Fardella: a territory to discover
Located in Basilicata, a region that has still to open up fully to the development of tourism despite the many archaeological, architectural and environmental attractions it offers along with good, healthy Mediterranean cuisine, Fardella is a small town about 720 metres above sea level nestling on the hillside in the Pollino National Park, one of Italy’s largest protected areas of natural countryside, still unspoilt and as yet little known.
Fardella can boast an enviable climate and location. Temperatures that are neither too cold in winter nor too hot and stifling in summer, with an average of 4.3°C in the coldest month and a maximum of 29°C in the warmest, and high-speed highways make it an ideal place for holidays devoted to rest and relaxation, exploration and long walks, good food and clean air, but also fun and entertainment. The Ionian and Tyrrhenian coasts, the regional capital Potenza, Matera, the ancient cities of Magna Graecia, the peaks of the Pollino Massif and the ski slopes of Mt Sirino are all just a few kilometres away.
You can arrive by car on the A3 motorway (Salerno–Reggio Calabria), taking the Sinnica super-highway at the Lauria Nord exit or opting for the 104 state highway, a more inland route that connects various towns of the region and offers a series of splendid views.
Immersed in the surrounding greenery, Fardella is laid out on the 104 state highway. Access is in the west after passing the area of the reservoir and the Barbattavio Park, a vast green area where mysterious marble animals and nymphs are discovered together with their queen Diana, the goddess of hunting. There are also many species of plants protected by the current EU directives (including Orchis propincialis, Epipactis helleborine, Orchis morio, Orchis papilionacea, Spiranthes spiralis, Cyclamen hederyfolium and Ruscus aculeantus) as well as the municipal mountain refuge. A complete range of facilities for soccer, volleyball, tennis and bowls have made this an authentic and highly functional sports centre where numerous football teams come to train, an ideal setting for physical activities enhanced by the characteristic hospitality of the local inhabitants and a host of tennis, bowls and volleyball tournaments.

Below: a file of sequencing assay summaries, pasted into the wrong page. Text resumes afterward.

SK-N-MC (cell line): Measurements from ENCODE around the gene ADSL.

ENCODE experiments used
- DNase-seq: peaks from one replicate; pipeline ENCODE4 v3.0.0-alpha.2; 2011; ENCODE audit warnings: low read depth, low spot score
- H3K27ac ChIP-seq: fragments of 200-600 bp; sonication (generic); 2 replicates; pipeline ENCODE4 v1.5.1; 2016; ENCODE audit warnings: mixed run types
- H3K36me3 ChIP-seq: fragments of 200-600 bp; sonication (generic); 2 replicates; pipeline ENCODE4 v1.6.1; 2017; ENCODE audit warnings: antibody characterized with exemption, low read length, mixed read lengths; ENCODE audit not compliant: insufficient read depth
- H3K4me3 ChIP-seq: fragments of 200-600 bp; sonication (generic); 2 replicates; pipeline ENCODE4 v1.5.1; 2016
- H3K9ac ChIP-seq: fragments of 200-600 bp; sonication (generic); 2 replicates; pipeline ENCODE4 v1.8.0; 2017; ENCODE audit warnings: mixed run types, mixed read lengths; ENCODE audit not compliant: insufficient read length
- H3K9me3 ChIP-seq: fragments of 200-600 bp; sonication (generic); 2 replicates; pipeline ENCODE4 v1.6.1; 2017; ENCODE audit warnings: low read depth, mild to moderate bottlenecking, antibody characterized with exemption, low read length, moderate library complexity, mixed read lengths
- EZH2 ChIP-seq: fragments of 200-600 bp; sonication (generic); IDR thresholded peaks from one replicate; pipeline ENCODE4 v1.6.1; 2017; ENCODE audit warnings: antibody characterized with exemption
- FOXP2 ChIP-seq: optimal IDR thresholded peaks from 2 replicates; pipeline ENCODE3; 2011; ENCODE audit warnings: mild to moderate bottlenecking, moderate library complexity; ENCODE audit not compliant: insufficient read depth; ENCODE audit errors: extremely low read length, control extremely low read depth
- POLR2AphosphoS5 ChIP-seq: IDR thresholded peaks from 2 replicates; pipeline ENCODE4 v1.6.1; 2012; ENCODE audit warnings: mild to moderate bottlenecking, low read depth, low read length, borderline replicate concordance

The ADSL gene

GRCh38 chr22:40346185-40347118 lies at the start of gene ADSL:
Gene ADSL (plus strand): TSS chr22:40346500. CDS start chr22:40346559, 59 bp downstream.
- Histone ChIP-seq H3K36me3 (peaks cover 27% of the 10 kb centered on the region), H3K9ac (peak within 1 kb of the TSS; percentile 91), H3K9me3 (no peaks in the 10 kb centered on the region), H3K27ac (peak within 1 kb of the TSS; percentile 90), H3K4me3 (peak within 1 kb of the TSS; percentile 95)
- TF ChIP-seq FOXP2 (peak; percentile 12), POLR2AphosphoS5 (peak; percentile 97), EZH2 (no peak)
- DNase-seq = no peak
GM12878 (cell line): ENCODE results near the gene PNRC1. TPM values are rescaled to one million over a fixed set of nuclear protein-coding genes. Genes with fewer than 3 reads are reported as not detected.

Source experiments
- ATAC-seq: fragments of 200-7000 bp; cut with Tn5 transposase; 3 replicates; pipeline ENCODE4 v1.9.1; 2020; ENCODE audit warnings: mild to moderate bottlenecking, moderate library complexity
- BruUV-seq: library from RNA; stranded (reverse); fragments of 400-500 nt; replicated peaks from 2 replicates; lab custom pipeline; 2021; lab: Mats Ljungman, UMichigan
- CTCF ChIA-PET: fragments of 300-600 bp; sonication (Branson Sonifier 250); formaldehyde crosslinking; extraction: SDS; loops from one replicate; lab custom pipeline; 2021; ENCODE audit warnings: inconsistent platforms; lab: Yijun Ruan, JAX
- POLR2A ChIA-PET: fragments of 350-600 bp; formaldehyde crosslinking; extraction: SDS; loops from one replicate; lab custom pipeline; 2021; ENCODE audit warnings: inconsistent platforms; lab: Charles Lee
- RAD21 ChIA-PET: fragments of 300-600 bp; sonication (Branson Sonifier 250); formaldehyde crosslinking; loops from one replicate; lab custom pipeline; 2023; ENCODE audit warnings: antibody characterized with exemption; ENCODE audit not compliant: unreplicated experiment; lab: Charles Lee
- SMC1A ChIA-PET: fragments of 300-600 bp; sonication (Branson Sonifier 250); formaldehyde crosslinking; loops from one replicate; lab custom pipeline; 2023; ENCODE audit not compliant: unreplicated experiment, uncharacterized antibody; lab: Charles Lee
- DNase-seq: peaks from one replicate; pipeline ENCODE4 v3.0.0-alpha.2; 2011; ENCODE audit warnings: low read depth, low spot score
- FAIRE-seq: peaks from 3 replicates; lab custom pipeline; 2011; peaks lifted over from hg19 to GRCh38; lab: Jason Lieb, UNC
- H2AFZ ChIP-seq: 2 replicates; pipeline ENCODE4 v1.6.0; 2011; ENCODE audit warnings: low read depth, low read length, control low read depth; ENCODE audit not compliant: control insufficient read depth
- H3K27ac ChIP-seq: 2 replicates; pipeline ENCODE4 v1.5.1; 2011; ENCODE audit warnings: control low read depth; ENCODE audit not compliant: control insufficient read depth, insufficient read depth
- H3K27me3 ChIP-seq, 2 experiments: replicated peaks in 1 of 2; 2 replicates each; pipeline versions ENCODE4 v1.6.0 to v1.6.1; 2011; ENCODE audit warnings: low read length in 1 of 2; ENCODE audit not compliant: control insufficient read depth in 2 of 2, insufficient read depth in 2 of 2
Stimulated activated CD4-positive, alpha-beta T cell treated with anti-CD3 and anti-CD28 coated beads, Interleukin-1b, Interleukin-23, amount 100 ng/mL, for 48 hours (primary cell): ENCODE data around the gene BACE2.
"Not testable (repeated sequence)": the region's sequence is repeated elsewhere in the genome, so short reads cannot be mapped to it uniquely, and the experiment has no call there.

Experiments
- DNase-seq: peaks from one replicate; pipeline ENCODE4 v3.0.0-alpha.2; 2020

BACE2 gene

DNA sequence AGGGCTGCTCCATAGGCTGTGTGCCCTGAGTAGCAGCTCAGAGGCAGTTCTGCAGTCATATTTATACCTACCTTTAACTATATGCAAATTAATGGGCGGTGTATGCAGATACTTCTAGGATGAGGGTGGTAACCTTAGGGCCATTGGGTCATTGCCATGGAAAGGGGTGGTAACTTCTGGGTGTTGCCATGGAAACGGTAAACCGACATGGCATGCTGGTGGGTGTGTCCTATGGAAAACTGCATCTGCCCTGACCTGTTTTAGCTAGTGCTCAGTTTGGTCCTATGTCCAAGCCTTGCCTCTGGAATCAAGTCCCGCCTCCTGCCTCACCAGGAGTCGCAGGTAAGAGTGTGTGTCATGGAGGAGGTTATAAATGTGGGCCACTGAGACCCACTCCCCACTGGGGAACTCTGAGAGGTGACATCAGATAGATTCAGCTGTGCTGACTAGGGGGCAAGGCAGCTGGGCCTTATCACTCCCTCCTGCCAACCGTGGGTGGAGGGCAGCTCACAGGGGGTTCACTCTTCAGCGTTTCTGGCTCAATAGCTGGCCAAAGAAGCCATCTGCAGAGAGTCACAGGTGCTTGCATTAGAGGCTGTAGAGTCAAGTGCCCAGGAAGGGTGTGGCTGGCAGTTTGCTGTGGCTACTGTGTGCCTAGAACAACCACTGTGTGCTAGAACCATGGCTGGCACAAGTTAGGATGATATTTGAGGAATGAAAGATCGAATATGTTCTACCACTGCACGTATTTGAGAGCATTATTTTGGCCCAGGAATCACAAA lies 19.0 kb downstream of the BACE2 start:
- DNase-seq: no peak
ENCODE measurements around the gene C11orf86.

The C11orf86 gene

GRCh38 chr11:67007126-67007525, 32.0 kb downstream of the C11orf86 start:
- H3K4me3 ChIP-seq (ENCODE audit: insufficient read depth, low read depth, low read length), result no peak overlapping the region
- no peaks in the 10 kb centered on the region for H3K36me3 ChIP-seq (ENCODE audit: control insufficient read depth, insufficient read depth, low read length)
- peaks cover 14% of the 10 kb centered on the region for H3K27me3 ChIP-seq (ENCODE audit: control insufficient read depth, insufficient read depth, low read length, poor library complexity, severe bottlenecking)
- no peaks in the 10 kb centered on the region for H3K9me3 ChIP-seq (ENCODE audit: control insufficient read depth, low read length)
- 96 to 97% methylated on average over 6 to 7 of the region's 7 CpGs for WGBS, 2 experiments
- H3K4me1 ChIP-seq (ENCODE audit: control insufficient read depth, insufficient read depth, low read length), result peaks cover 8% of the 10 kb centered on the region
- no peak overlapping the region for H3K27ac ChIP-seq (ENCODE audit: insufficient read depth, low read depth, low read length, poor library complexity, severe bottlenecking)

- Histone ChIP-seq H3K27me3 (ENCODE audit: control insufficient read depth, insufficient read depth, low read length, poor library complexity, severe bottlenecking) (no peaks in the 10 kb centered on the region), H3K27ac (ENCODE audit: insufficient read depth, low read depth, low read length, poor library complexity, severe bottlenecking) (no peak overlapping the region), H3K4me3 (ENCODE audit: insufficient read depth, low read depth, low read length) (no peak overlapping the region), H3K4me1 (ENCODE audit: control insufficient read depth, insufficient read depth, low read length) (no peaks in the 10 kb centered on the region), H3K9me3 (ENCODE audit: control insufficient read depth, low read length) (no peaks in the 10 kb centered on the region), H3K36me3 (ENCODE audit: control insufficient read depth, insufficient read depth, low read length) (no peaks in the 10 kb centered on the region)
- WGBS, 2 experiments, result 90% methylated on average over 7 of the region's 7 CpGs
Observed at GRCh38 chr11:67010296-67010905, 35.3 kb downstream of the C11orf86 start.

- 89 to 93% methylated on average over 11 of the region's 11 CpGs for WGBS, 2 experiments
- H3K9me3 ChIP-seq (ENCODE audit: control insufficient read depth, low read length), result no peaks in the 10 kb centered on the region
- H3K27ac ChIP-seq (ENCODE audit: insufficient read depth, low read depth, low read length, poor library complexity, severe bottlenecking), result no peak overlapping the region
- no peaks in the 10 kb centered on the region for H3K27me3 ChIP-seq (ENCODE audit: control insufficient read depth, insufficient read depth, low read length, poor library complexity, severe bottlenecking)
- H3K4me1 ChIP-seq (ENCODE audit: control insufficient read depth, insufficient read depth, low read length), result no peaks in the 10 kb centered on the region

To the east the state highway passes what could be called the industrial area to enter the town proper after the Villa Costanza. Running around Fardella to the northwest and northeast is Via Giovanni XXIII, a road offering panoramic views of the Serrapotamo valley and neighbouring towns like Chiaromonte, Roccanova and Teana. To the southwest and southeast, greenery, nature and geographical factors have limited the growth of the town – located on a sort of natural terrace that is not too steep – but also ensured the survival of areas of great charm and beauty that human presence would probably have ruined. While the flora becomes one of key elements here with the presence of countless species of great rarity at the regional and indeed national level such as Heptaptera angustifolia (the rarest in the region), Quercus calliprinos (present in Italy only in Basilicata, Puglia and Sicily), Arabis rosea and Acer neapolitanum, the local fauna has found a natural, unspoilt habitat, as hunting is prohibited on municipal land and many species are protected. On walking through the woods, you can often see wild boar, hares, foxes and martens as well as deer in the past and protected roe deer inside the Barbattavio Park. You can watch a lanner falcon hanging apparently motionless in mid-air, hear a black woodpecker at work and marvel at the soaring flight of an Egyptian vulture or a red kite, now an endangered species in Italy.
Very extensive despite the small number of residents, the municipal territory includes a number of small towns at a distance, like Pietrapica on the other side of the Sinnica road and Sammarella on the road from Fardella to Chiaromonte, as well as areas inside and near the Pollino Massif such as Grottole and the well-known woods of Magnano or Cascianudo.